Cantus et Tibia – Volume 1

12,90 inkl. Mwst.

Includes 7% red. VAT
Delivery Time: sofort lieferbar

In stock

Songs with accompaniment – arranged for Hümmelchen, Dudey and many other instruments. Compiled by Hermann Rieth


CANTUS ET TIBIA, singing and flute playing – this is the motto of the newly published compilation of songs by Hermann Rieth, designed in two parts. Here tibia means not only flute but rather wind instrument. The first part leads from the High Middle Ages to the Renaissance, the second continues to our time.

The presented collection was created while making music. Beginning with the high Middle Ages, songs follow up to the heyday of our bagpipes. The polyphony dates in part from the period in which the songs were written. Often, however, their own accompaniment was developed to a melody while singing and playing. The instrumental part is always kept in such a way in terms of ambitus, key and chromaticism that it can be performed with Hümmelchen and Dudey, i.e. also with Gemshorn or Cornamuse. For each song, the appropriate drone is shown in the upper left corner.

At the beginning there are three songs from Carmina Burana (CB). On this manuscript, the book of the same title by René Clementchik is a sound and easily accessible source. Text and melody of Neidhart’s “Meie, din” can be found in: E. Weißner and  H. Fischer; Die Lieder Neidharts; Tübingen, 1984. For the songs of Oswald von Wolkenstein, we refer to publications by Anton Schwob, Dieter Kühn, Klaus J. Schönmetzler and Marc Lewon.

Of course, these accompanying parts can also be played by recorder, violin or any other melody instrument. And – according to old tradition – the musicians may feel free to deal with the material. Melodies can be played and accompaniments sung. Purely instrumental versions are just as conceivable as acapella performance. Previously notated or improvised preludes and interludes can be enriching.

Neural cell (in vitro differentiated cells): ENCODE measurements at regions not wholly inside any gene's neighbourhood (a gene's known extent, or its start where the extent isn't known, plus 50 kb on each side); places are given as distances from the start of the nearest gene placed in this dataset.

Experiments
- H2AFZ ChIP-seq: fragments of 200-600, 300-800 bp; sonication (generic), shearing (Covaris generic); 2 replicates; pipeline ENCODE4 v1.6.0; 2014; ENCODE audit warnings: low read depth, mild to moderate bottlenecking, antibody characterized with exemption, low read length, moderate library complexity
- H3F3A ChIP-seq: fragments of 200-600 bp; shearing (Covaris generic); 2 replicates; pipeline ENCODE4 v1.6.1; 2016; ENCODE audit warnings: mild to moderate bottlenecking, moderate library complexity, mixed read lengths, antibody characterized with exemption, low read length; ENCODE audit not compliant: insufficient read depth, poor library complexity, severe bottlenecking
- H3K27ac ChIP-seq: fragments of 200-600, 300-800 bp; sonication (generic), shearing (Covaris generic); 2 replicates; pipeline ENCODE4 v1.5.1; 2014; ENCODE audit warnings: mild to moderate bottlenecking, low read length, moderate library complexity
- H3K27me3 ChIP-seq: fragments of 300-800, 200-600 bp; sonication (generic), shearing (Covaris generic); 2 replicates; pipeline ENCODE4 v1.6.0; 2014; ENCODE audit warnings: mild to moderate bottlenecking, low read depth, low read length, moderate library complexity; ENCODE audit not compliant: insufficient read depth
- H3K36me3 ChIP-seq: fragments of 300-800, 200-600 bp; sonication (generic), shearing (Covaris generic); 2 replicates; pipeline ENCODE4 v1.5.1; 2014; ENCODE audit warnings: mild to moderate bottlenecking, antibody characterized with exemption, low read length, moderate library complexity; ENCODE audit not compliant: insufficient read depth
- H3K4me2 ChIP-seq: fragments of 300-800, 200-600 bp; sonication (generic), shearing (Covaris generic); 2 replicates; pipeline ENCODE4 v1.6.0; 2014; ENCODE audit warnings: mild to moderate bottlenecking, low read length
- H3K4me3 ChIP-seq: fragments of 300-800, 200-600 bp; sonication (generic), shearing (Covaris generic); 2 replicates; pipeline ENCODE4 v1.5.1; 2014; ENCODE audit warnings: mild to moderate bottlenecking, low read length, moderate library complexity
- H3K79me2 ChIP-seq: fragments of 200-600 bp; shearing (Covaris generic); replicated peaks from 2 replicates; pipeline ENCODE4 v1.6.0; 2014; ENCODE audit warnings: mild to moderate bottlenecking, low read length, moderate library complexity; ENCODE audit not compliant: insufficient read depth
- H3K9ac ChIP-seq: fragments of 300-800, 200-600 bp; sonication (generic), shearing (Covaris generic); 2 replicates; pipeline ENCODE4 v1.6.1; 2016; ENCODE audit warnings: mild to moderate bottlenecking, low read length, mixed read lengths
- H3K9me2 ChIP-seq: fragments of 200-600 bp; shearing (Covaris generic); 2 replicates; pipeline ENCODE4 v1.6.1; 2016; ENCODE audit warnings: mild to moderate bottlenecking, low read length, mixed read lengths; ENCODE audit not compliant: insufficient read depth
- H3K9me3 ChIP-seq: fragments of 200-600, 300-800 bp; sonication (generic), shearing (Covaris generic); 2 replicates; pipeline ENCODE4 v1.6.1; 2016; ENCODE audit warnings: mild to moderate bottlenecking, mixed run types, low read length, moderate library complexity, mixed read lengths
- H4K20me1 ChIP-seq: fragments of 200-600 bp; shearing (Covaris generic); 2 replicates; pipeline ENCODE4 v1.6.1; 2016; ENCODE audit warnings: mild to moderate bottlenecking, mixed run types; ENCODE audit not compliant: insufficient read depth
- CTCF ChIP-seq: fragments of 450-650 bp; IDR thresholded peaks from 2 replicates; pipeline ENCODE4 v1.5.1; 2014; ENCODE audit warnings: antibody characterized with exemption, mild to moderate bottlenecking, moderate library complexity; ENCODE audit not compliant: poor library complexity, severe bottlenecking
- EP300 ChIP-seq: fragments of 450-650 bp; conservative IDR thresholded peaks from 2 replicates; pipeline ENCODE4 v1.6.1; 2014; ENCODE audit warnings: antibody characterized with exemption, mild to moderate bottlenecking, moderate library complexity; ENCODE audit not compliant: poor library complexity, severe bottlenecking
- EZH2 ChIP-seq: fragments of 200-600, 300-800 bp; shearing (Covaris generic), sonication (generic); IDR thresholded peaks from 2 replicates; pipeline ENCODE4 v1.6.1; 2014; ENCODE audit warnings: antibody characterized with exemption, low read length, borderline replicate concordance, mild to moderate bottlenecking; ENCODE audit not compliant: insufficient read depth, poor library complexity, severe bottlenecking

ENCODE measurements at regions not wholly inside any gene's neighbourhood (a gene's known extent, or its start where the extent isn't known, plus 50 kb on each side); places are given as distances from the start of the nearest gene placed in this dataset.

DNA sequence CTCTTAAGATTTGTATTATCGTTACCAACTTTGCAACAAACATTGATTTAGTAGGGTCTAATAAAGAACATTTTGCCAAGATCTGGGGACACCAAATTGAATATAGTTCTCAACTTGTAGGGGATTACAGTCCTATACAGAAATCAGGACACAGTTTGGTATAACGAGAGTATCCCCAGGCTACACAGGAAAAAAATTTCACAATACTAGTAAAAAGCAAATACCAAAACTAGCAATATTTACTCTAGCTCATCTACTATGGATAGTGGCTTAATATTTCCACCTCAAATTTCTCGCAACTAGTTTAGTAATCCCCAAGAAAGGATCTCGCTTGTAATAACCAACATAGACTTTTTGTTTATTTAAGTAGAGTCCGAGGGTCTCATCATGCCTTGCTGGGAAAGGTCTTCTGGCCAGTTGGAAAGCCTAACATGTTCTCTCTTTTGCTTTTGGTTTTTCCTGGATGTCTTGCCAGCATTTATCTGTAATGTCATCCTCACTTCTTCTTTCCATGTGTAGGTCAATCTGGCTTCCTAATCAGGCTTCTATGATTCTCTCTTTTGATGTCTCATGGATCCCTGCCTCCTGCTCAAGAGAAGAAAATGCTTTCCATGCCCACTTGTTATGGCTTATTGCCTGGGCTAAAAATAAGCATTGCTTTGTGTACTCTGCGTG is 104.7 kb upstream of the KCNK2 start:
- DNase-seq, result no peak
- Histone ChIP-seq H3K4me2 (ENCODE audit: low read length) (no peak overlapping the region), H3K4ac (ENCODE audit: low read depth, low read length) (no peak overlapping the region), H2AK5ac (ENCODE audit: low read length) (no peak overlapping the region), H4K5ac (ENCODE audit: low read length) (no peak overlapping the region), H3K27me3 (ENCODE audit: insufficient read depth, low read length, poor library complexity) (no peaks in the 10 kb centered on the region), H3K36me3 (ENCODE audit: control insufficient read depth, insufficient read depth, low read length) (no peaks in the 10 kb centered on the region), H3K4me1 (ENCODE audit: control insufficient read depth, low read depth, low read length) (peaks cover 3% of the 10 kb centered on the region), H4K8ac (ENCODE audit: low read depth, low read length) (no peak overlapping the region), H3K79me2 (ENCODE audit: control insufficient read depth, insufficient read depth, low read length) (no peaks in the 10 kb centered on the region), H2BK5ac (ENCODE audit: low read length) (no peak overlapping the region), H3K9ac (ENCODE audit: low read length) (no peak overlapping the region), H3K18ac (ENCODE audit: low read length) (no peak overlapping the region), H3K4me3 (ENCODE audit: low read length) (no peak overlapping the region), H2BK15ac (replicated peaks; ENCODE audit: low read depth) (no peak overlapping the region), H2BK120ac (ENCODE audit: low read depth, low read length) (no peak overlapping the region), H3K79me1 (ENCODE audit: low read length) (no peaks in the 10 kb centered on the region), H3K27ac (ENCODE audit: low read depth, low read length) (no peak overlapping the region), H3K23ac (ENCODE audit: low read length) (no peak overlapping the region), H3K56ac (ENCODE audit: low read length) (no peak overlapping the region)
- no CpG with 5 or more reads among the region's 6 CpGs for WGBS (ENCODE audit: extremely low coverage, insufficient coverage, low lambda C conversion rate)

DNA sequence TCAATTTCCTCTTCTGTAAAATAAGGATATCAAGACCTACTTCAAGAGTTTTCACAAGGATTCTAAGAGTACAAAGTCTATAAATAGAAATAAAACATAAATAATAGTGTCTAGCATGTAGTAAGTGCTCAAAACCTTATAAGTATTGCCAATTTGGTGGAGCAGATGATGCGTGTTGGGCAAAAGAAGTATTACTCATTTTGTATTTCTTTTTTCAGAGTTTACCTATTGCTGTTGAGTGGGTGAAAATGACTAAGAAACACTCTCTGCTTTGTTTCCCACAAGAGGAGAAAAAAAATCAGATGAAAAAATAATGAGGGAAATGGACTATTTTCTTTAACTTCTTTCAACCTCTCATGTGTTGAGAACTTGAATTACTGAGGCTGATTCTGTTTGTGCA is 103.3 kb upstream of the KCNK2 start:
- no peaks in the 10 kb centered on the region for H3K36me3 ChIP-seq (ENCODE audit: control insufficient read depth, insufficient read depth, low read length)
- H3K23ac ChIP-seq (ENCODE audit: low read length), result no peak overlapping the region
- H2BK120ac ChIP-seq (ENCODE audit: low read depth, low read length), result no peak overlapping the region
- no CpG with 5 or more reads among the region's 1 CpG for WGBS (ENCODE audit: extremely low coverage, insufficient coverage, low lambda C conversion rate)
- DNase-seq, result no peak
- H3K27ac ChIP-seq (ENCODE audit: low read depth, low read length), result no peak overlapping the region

Hümmelchen and Dudey are versatile instruments: solo, in a duet or in a quiet ensemble with flutes, violins, harp, cornamuse, gemshorn. The drone carried sound of the small bagpipes has a special charm when accompanying singing. In terms of both timbre and volume, the instrument is a good match for the human voice. The lack of dynamic possibilities of the bagpipe demands a different voice leading from the singer and gives the songs a special character.

Hümmelchen and Dudey, as Michael Praetorius describes them in 1619, are instruments of the late Renaissance and early Baroque. Surely they were played before and for a while after. From today’s point of view, it is interesting to experience how the soft sound of the bagpipe, supported by a strong drone, matches music from times when these instruments were not yet known or were no longer played.


– Domino

– Ave nobilis

– Michi confer 

– C’est la

– Virent prata

– Loybere risen

– Sia

– Estampie Now the Lenz wants            

– Now the Lenz wants song            

– Meie, din

– Wol auff, we wellen

– Ah, longing suffering            

– I feel ain tyer

– I far dohin

– I far dohin

– The walt has de-lawbet            

– My joy

– Cordial does please me            

– Now all the forests rest

Order no.: 1

ISBN: 978-3-943060-16-4
Format: DIN A4
Number of pages: 40 pages
Cover: Softcover

Additional information

Weight 0,3 kg


There are no reviews yet.

Only logged in customers who have purchased this product may leave a review.